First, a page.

Commercially known as “lyoplates,” screening panels utilizing lyophilized antibodies provide a cost-effective, standardizable means to analyze a cell type for the expression of multiple cell surface markers [47]. Utilizing fluorescently-conjugated secondary antibodies, these plates may be analyzed visually (using the appropriate microscopy and image analysis techniques) or with FACS. In addition to the aforementioned practical benefits, lyoplate-based FACS analysis may offer superior discrimination between surface markers compared to conventional multicolor flow cytometry [48]. With that in mind, lyoplates are currently being used in the search for progenitor cell subpopulations. Baer et al. utilized them to comprehensively describe the immunophenotype of ASCs in culture; their findings correlated with previous studies that noted two subpopulations of ASCs defined by CD34 expression [49]. The authors commented that the CD34- population of ASCs had been previously described as being more adipogenic and osteogenic than the CD34+ population, which had been shown to be more proliferative. Interestingly, Baer et al. found patientspecific variation in expression of 49 of the 242 antigens assayed using lyoplates [49]. Ong et al. also employed lyoplates to probe differences between ASC subpopulations, focusing on the variation between cells harvested from subcutaneous versus visceral fat. Though the lyoplates were analyzed using fluorescence microscopy as opposed to FACS, they successfully identified differential expression of two cell surface markers between the two fat depots [50].

Single-cell analysis

In contrast to the large-scale surface marker screening offered by lyoplates, progenitor cell populations may be alternatively defined using large-scale intracellular screening techniques. Microfluidic technologies have proved particularly helpful in this pursuit, as they enable the use of very low volumes of reagents/samples on the order of nano- to picoliters [51]. Single cell microfluidic technologies permit high-resolution interrogation of the transcriptional profiles of individual cells when used in conjunction with either quantitative polymerase chain reactions (qPCR), microarrays, or, most recently, RNA sequencing. Glotzbach et al. utilized single cell microfluidicbased qPCR to characterize subpopulations within a group of what had been previously assumed to be a homogenous pool of hematopoietic stem cells [52]. Similarly, Levi et al. identified several putatively proosteogenic surface markers using transcriptional profiling of 48 genes at the single cell level, and confirmed the in vitro and in vivo proosteogenic potential of an ASC subpopulation characterized by early expression of one of those markers, CD105 [53].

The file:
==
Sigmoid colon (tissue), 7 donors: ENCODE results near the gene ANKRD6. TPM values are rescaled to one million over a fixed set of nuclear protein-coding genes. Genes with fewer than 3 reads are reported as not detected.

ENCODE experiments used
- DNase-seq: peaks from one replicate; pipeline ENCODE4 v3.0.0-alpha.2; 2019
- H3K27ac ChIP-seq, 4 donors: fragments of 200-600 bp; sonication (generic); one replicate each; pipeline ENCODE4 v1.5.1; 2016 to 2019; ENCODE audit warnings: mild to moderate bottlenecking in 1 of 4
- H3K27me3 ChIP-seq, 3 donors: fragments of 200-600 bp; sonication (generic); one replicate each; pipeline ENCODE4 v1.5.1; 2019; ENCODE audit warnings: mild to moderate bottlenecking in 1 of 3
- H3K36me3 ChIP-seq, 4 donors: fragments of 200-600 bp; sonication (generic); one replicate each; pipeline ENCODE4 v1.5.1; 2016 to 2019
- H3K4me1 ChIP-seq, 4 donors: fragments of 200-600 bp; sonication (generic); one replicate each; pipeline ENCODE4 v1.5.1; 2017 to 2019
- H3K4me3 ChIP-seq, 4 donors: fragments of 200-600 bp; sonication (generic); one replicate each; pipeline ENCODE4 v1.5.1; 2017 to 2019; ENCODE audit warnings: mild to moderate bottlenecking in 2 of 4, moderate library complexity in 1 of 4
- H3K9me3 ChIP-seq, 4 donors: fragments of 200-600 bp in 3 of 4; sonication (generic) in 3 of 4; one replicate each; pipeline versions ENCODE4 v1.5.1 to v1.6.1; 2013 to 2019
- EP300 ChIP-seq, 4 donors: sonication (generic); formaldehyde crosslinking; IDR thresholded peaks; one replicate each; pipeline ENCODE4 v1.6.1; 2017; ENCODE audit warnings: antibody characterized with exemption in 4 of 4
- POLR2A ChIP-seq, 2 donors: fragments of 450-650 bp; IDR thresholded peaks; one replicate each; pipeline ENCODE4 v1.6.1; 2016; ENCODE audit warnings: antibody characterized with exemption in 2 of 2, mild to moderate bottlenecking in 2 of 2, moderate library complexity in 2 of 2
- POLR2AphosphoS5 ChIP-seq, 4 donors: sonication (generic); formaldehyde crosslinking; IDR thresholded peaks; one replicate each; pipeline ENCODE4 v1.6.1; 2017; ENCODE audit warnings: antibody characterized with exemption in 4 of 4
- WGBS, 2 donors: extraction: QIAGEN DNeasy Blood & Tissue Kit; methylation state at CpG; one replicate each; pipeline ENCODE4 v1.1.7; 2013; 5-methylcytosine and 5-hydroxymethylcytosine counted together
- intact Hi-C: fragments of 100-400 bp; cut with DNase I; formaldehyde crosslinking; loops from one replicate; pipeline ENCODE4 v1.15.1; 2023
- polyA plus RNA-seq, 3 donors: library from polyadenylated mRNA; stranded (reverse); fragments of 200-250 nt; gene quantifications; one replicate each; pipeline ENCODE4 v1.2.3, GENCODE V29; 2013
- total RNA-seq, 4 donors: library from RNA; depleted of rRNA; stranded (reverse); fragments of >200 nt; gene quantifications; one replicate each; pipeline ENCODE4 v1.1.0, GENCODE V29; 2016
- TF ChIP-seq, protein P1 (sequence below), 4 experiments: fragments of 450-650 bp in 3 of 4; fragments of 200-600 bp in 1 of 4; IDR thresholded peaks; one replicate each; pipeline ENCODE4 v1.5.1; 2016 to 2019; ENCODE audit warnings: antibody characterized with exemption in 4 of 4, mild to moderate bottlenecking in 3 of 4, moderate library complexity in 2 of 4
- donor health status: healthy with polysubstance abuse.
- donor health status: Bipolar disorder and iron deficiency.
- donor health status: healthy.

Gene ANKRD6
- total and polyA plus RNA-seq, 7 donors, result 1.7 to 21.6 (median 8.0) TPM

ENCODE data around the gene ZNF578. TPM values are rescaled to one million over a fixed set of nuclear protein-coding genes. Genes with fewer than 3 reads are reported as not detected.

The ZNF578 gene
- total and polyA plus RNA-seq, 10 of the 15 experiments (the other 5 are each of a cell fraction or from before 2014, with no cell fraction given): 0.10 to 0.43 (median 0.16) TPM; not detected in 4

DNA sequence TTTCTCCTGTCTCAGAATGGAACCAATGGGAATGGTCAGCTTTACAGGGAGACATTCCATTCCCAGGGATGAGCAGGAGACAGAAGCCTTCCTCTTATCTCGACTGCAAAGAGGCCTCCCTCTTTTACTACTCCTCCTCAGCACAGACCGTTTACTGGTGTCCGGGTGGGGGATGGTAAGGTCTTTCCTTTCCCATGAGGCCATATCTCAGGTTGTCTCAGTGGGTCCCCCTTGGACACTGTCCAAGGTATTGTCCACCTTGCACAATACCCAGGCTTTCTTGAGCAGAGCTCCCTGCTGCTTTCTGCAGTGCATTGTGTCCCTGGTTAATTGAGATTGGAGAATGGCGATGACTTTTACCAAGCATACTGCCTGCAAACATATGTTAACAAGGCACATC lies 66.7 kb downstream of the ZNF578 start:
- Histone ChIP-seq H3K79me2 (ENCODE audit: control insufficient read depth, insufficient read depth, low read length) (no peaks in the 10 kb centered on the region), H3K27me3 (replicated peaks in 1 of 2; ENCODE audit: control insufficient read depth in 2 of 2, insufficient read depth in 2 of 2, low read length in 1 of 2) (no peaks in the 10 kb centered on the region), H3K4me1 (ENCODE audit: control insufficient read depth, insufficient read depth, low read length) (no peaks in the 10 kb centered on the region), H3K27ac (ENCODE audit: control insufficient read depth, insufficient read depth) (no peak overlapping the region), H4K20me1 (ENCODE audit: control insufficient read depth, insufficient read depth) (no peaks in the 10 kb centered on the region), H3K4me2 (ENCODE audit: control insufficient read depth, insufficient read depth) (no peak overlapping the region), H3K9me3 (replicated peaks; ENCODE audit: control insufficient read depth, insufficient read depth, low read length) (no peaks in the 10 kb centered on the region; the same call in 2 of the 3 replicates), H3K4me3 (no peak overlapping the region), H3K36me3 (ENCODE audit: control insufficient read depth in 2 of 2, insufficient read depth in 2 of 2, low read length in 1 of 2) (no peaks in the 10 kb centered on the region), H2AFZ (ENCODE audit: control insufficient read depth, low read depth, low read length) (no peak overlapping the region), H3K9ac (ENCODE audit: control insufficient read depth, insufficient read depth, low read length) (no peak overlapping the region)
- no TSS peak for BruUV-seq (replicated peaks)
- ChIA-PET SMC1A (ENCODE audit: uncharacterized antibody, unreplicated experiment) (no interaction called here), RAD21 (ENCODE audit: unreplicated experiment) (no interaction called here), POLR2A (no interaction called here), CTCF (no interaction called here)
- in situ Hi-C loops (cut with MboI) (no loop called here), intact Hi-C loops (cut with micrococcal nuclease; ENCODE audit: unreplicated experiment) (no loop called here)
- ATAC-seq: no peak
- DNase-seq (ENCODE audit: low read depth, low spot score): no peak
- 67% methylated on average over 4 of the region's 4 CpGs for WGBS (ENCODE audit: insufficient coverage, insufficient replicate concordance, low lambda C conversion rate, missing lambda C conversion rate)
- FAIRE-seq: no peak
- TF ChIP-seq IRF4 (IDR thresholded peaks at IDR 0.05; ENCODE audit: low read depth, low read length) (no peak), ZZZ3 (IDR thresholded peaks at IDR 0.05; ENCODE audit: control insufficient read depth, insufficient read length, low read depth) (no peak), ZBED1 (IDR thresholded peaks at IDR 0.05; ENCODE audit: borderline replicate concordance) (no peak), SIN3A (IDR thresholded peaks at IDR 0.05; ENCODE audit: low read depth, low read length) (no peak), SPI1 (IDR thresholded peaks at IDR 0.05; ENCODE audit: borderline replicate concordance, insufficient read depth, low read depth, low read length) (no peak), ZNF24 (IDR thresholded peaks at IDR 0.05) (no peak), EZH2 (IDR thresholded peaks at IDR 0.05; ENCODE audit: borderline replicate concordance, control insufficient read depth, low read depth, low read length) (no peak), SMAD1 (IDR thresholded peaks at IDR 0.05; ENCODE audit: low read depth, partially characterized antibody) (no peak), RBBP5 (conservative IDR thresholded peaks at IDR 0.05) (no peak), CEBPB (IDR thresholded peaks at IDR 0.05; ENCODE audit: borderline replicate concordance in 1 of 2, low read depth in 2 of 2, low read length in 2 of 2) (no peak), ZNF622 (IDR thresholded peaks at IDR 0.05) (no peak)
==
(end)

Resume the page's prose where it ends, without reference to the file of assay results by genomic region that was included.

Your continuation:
Known Progenitor Cell Subpopulations and Their Therapeutic Implications

Of the various diverse progenitor cell populations we have described, those present among ASCs offer the most exciting therapeutic implications. As previously mentioned, the multi-lineage potential of ASCs, combined with the relative ease of obtaining them, makes them attractive targets for the isolation of cell subpopulations for use in the clinical setting. The range of applications for ASCs predisposed to differentiate into one lineage as opposed to another is broad, as vasculogenic, adipogenic, osteogenic, chondrogenic, and myogenic progenitor cell populations have all been putatively identified (Figure 1).


Figure 1: Schematic of heterogeneous ASCs showing potential subpopulations with enhanced vasculogenic, adipogenic, osteogenic, chondrogenic, and myogenic potential for regenerative strategies.


Sharing many similarities with pericytes and themselves found in a perivascular niche, it is not surprising that ASCs should have provasculogenic potential [54,55]. Studies have demonstrated their promise for clinical use, such as Zografou et al.’s experiments demonstrating that autologous ASCs improve diabetic skin graft survival via direct contributions to the development of new blood vessels, in addition to their pro-angiogenic paracrine effects [56]. Though there in vitro and in vivo angio- and vasculogenic properties have yet to be studied, pericyte and endothelial progenitor populations within ASCs are characterized primarily by varying expression patterns of CD146, CD34, and CD31 [57]. SSEA-4, a marker initially thought to be specific to embryonic stem cells, has additionally been shown to identify a pro-vasculogenic and pro-adipogenic subpopulation of ASCs [58,59]. Isolation of ASC subpopulations based on these markers may facilitate strategies aimed at accelerating tissue regeneration through enhanced vascularity.